In principle, radio broadcasting seemed to Deharme a surrealist medium par excellence. Similar to the surrealist automatic writing, it made its audience listen to the dictate of an unknown voice; also, it allowed for instantaneous communication between audiences all over the world that resembled the quasi telepathic communication achieved by the first members of the movement in their creative sessions. How could the surrealists not be taken in by a medium that seemed to promise liberation from analytical “written” reasoning and grant access to a mass audience that had been out of reach until then? And yet, surrealist radio broadcasting would remain an experimental radio practice that aimed at being better than surrealism itself...
For Deharme, radio broadcasting’s greatest asset was precisely the fact that vision was not available to the audience. The absence, in radio-and also in the surrealist automatic writing-of physical images would lead to the creation of increasingly powerful mental images in the listener. In this way, radio was superior to film or theater. Relying on the work of French psychologist Henri Delacroix and the Swiss linguist Ferdinand de Saussure, Deharme put forth the argument that pure words were in fact always associated with “inner” mental images, and that the physical production of words in combination with images in film or in theater deprived the audience of their own mental images, creating “only” sensations and impoverished after-impressions of what should be a creative act. The radio experience, in contrast, was more stimulating because its mental images were sensations at the same time.
One problem with radio broadcasting, as Deharme saw it, was the short attention pan of the listener. All of his professional know-how was invested in preventing it rom becoming a background medium. Due to the absence of physical images, the radio listener’s attention span is smaller; though the voice may seem real, the image associated with it has its origin only in the brain and is accompanied by a feeling of unreality. For that reason, music and sound effects are especially important to lend life and substance to the image-yet this liveliness should always appear to be dream-like, in a realistic yet artificial way.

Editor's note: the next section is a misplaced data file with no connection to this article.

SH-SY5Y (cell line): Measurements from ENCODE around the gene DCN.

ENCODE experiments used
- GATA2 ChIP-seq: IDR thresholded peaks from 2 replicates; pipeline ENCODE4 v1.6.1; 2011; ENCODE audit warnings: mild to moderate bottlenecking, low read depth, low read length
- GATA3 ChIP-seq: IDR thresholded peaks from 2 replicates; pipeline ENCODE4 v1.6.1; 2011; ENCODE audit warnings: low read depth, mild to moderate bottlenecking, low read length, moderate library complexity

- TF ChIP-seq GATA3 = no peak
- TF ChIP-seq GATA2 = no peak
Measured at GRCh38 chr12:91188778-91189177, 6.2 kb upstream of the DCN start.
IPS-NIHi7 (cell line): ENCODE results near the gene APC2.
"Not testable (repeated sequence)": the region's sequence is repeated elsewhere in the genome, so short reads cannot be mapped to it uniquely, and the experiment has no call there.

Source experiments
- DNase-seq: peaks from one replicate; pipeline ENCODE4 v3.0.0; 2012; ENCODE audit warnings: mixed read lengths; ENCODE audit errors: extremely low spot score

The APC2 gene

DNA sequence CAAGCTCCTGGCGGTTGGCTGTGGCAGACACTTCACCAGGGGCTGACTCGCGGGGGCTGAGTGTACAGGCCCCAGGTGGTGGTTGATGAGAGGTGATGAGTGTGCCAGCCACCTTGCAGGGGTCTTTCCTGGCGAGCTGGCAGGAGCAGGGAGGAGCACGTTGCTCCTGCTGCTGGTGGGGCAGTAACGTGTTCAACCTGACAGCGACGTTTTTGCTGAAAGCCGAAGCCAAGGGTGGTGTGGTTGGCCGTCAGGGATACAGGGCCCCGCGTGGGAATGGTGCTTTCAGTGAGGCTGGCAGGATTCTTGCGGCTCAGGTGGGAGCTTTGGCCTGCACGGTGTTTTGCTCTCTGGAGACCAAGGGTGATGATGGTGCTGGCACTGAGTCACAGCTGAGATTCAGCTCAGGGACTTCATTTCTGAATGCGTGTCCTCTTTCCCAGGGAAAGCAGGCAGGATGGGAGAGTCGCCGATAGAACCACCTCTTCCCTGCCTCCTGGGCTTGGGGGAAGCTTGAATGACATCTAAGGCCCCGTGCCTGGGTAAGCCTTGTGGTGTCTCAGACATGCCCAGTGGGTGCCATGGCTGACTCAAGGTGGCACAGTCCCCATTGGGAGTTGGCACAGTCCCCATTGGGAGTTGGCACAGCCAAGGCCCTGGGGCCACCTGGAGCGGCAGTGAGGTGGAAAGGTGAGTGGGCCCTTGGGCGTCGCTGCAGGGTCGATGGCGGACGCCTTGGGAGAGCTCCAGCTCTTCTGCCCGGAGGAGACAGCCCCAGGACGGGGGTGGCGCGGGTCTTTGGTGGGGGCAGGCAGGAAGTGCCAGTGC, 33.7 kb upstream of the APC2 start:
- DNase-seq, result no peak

The distinction between the dream-likeness of radio and the everyday reality of the istening audience was crucial to Deharme, for whom the main task of radio was to ake the listener dream, as opposed to the producer-focused surrealist idea of using dreams to extract or generate words from the inspired artists. The problem with the surrealists, according to Deharme, was that they claimed to rely not on dream images ut on the language of dreams, whose authenticity was generally to be doubted because it is extremely difficult to reproduce. The language produced during a period of half-sleep was not quite the same as the one that would originate from a dream. In short, Deharme contested the relevance of the surrealist automatic writing for a larger audience. He associated the ability to dream with the freedom to imagine alternate worlds, and did not find that surrealist poetry was effective at producing these words for the reader. This is why radio-fiction took a prominent place in Deharme’s radio heory: the listener seemed to understand it and be provoked by it more easily than by poetry.
--From Surrealism to Popular Art: Paul Deharme's Radio Theory, by Anke Birkenmaier, Modernism/modernity (volume 16, Number 2, pp357-374)